It’s a Riot

It's a busy day here at TCJ HQ. First up we have Sean T. Collins' interview with Uno Moralez, a Russian artist whose web presence has generated a tremendous amount of interest and admirers (myself among them). Here's a bit:

CollinsSince you’re drawing digitally and publishing primarily through the digital medium of the web, I find your work more frightening than I would if it were in print. It feels like the horrors you depict in your illustrations and comics are a part of the web itself — like they’ve infected the page on which they are hosted. Do you feel publishing on the web gives your work any advantages it would not have in print?

Moralez: It’s an interesting point of view. If you start to think, “What is the Internet?”, pretty horrible thoughts can get into your head. I see the Web as an electronic prosthesis which replaces the mental link between people on the planet. But the thought of the Internet having an autonomous mind warms my imagination.

Actually, I publish my work on the web because it looks like it was planned and created there—in its original form, in other words. Furthermore, it’s available for maximum number of people.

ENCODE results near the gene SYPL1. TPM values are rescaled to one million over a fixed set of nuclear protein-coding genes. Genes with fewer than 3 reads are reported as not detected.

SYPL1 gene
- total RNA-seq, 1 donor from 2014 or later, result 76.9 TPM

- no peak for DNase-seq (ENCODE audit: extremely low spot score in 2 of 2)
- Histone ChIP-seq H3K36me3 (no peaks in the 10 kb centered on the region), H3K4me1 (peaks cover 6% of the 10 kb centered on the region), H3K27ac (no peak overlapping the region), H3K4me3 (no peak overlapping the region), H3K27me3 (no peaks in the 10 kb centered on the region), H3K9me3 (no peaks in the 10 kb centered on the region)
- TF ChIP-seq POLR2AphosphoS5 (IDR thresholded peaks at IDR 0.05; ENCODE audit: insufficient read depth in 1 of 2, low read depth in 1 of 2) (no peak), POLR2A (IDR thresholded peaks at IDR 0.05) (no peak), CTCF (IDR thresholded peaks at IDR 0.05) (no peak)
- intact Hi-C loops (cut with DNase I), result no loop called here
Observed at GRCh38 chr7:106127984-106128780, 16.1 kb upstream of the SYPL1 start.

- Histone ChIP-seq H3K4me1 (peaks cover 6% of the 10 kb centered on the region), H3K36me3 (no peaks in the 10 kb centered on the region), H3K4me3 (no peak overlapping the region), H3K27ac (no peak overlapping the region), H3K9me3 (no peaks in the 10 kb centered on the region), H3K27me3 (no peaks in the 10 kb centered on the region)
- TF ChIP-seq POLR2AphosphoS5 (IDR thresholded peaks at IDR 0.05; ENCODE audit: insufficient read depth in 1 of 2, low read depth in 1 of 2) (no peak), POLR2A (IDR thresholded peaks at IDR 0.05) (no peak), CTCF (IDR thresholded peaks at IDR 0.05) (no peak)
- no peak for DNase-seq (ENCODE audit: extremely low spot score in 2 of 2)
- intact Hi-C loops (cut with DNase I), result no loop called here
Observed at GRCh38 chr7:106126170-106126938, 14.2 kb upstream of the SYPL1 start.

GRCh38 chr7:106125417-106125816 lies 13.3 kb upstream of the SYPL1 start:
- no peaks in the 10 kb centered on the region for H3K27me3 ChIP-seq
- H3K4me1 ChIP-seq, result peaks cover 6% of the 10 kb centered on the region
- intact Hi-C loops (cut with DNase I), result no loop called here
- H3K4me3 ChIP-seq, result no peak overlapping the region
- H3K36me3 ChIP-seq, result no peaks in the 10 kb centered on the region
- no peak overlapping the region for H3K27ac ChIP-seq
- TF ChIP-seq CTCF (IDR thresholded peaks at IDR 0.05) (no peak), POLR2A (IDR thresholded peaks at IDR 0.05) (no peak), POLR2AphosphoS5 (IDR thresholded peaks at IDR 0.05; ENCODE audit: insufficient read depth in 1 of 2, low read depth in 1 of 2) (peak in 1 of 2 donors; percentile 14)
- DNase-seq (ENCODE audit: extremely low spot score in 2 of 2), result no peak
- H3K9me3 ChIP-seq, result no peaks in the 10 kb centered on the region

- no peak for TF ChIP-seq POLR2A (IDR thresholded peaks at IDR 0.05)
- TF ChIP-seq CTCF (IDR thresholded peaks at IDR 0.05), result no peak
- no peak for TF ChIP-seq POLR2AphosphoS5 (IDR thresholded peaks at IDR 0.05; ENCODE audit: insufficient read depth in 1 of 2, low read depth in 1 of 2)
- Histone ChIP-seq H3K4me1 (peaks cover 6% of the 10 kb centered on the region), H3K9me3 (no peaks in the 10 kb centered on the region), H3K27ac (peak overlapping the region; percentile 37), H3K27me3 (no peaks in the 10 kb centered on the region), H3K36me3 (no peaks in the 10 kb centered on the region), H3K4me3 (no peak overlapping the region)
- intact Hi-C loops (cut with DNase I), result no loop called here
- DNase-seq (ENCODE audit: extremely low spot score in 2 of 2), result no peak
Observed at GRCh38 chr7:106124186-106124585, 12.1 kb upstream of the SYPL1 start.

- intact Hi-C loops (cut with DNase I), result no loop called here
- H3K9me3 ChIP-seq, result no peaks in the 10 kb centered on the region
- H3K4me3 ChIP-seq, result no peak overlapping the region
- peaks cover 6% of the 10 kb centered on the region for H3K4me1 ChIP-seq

Those are just my thoughts. Maybe the Internet Mind will just laugh at me.

Also, Noah Van Sciver marches forward into Day 4 of his diary. And, as we attempt to polish off our SDCC videos, heeeeeere's Archie!

Elsewhere online:

Harry Harrison, longtime SF writer and editor, has passed away. He was known in comics circles for his EC work and his early partnership with Wally Wood. I've always loved his freewheeling 1972/3 interview with Bill Spicer, which covers much of his comics years. Here's an appreciation at i09, and Tom Spurgeon has a solid obituary.

Harry Harrison and Wally Wood, Vault of Horror #12, 1950

Also of interest is this lengthy and very personal essay on autobiographical comics at The Awl. I'm intrigued by Alison Bechdel being the central subject here (5 years ago that would not have been the case), and the recent University of Chicago gathering being such an important touchstone. I suspect that booth will loom large for some time, which is a good thing.

And finally, I've been hearing about versions of this TV show for years, so I'm glad to see it alive and (almost) happening. Ron Rege fans rejoice.